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  • "For Fear of the Jews":Origins of Anti-Judaism in Early Christianity
  • Stanley A. Leavy

This is a study of the beginnings of a persistent theme in the Christian psyche, sometimes dormant, sometimes flagrant, never absent. The theme has always been known and frequently written about. The writers have usually been theologians unconcerned with psychological issues, apologists aiming at reconciling irreconcilable differences, hostile critics declaiming on one side or the other, or psychologists ignoring historical boundaries. There are, however, embedded in the facts ambiguities and ambivalences that demand acknowledgment and psychological interpretation. The players in this great tragic drama were human-all-too-human, which means that psychoanalytic ideas may contribute to understanding them.

The founding documents of Christianity are those collected as the New Testament, standing from its beginnings as the concluding, but not superseding, addition to the Hebrew Bible, which was given the name of Old Testament. The earliest surviving manuscripts of New Testament books are few and fairly late, dating from the second and third centuries (Brown 1997, 47), and in fragmentary condition. These in turn are based on earlier written compositions, a few of them, the authentic letters of the apostle Paul, being by internal evidence from the forties and fifties of the first century—that is, written within twenty or thirty years after the events narrated in the "gospels," the "good news" of the Jewish preacher, prophet, leader, Jesus of Nazareth, called Christ, meaning the Messiah, or anointed one. The gospels themselves were compiled later, from about 68 to 110.1 There is good reason to believe that they were "redacted" (structured according to individual editorial principles) out of earlier documents that included stories, legends, established convictions, opinions, prayers, collected by the earliest followers of Jesus. Many or most (depending on whom you ask) of the New Testament writings seem to have been done by men—we [End Page 57] have no evidence that there were women writers—of Jewish birth; doubts as well as certainties on this score seem to be tendentious.

No corroborating contemporary documents—or conflicting ones, for that matter—exist with a bearing on the contents of the New Testament. A possible exception would be sections of the writings of the Jewish historian Josephus that make explicit reference to Jesus.2 We have to depend on the gospels and other writings of the New Testament to interpret their content. The variations and contradictions within and between the texts have been for a couple of centuries the source of a critical as well as exegetical literature by specialists and generalists too voluminous for scholars in the field to cover, let alone for interested amateurs, including the present writer, but it is possible to distinguish between more or less legitimate conjectures. All the same, one must bear in mind the compounded difficulty of using for critical investigation texts whose inherent character is at once expository and polemical. The writer takes heart in knowing that many others have entered here where angels might fear to tread.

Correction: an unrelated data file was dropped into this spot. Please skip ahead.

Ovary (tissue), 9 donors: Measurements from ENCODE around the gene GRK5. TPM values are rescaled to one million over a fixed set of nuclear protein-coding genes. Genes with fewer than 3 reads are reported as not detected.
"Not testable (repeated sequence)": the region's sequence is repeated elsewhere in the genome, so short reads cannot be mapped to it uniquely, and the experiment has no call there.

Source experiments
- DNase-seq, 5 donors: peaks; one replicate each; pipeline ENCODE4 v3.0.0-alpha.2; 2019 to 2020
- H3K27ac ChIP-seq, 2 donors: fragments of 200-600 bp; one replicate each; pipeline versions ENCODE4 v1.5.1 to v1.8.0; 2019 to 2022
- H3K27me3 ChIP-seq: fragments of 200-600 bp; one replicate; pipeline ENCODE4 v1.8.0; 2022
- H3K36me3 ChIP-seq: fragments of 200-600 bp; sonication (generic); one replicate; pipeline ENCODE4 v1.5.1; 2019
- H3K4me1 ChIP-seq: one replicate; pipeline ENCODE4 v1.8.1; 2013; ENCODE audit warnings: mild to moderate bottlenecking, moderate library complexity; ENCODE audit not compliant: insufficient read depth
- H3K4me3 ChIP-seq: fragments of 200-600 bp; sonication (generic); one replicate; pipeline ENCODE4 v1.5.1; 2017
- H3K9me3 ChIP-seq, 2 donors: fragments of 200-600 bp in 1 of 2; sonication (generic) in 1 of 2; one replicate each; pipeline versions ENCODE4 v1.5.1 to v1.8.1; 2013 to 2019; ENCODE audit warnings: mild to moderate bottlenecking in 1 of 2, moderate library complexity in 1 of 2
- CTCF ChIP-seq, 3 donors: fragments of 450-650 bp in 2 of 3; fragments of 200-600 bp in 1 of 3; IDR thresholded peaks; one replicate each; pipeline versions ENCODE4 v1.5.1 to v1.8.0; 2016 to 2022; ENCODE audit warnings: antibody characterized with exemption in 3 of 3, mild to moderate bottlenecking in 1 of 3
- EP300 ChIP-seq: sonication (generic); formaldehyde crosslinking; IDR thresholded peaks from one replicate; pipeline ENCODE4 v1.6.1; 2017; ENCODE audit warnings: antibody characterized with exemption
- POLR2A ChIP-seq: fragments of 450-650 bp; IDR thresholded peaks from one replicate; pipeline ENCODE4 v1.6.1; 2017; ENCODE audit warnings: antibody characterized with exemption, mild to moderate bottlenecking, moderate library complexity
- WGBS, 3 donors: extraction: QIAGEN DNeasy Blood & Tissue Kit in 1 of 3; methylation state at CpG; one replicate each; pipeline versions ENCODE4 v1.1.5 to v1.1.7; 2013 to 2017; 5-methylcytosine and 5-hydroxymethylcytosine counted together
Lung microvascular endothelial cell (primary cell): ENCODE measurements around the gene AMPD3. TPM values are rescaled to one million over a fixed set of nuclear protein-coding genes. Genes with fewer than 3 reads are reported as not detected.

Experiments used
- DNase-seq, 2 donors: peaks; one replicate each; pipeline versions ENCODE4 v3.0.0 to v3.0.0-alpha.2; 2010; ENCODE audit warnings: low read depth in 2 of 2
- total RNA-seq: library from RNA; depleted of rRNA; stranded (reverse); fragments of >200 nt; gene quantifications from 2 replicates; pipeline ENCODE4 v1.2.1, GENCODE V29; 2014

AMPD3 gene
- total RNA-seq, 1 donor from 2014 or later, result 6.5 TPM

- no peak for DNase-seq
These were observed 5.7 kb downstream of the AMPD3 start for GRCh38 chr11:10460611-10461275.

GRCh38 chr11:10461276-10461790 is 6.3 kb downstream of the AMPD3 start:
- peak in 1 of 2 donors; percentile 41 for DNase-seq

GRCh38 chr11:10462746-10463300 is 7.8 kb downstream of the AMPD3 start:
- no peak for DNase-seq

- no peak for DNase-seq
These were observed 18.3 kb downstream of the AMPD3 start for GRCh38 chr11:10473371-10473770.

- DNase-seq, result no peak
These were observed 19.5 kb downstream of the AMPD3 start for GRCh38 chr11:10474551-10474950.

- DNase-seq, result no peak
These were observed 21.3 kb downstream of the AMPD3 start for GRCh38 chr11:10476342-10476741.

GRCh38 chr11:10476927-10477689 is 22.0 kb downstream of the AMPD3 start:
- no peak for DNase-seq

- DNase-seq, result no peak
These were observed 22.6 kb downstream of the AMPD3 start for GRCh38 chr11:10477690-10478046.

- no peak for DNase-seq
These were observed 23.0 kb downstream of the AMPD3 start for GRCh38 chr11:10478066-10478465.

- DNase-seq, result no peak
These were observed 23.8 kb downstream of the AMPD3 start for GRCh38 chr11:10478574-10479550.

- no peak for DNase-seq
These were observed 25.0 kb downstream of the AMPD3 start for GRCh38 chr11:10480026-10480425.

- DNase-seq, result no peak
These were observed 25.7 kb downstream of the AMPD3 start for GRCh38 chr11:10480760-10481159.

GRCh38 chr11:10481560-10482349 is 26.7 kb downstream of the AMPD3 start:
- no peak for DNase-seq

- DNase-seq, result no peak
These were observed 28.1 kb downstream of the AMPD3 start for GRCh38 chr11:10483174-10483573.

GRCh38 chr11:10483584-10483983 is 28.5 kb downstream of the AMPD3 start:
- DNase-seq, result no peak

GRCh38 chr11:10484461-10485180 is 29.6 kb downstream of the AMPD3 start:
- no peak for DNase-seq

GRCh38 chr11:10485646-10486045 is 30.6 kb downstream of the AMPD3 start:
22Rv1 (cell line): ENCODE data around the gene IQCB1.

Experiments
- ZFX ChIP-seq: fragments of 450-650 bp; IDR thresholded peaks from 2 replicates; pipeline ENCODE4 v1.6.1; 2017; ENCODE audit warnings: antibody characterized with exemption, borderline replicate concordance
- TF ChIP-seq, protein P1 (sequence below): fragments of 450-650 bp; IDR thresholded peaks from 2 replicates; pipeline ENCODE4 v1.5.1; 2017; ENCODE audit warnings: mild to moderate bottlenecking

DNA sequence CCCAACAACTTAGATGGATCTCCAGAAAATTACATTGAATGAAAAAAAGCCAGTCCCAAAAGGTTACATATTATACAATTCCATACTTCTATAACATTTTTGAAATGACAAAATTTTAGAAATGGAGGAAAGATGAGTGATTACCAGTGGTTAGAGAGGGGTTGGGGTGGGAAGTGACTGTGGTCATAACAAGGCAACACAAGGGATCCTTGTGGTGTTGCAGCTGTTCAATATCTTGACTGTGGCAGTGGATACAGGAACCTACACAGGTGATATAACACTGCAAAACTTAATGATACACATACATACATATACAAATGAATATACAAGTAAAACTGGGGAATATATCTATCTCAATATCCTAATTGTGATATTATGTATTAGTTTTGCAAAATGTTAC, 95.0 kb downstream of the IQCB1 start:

Since the gospel accounts of the life, teachings, death, and resurrection of Jesus appeared at least forty or fifty years after his death, they had to be the product of groups of disciples gathered together in what quite early were called "churches," local assemblies of Jews and "gentiles," formed on the model of the Jewish assemblies or synagogues. I do not mean by this that the gospels were compiled by whole communities or committees of Christians, but they were designed by their writers to convey conviction to their readers, or listeners, in the local communities of believers. A consequence of this, with respect to those contents of the gospels that are of special interest in our context, is that they reveal indirectly the interrelationships of Christians among themselves and with their surrounding environment. In this sense, they are political and psychological documents as well as religious ones, although these categories cannot be entirely discriminated.

With the scarcity of sources, it is never easy and always problematic to define what are trustworthy historical records—in the sense given to this term in critical accounts of modern, or better attested older, history. If we cannot point to many objectively [End...


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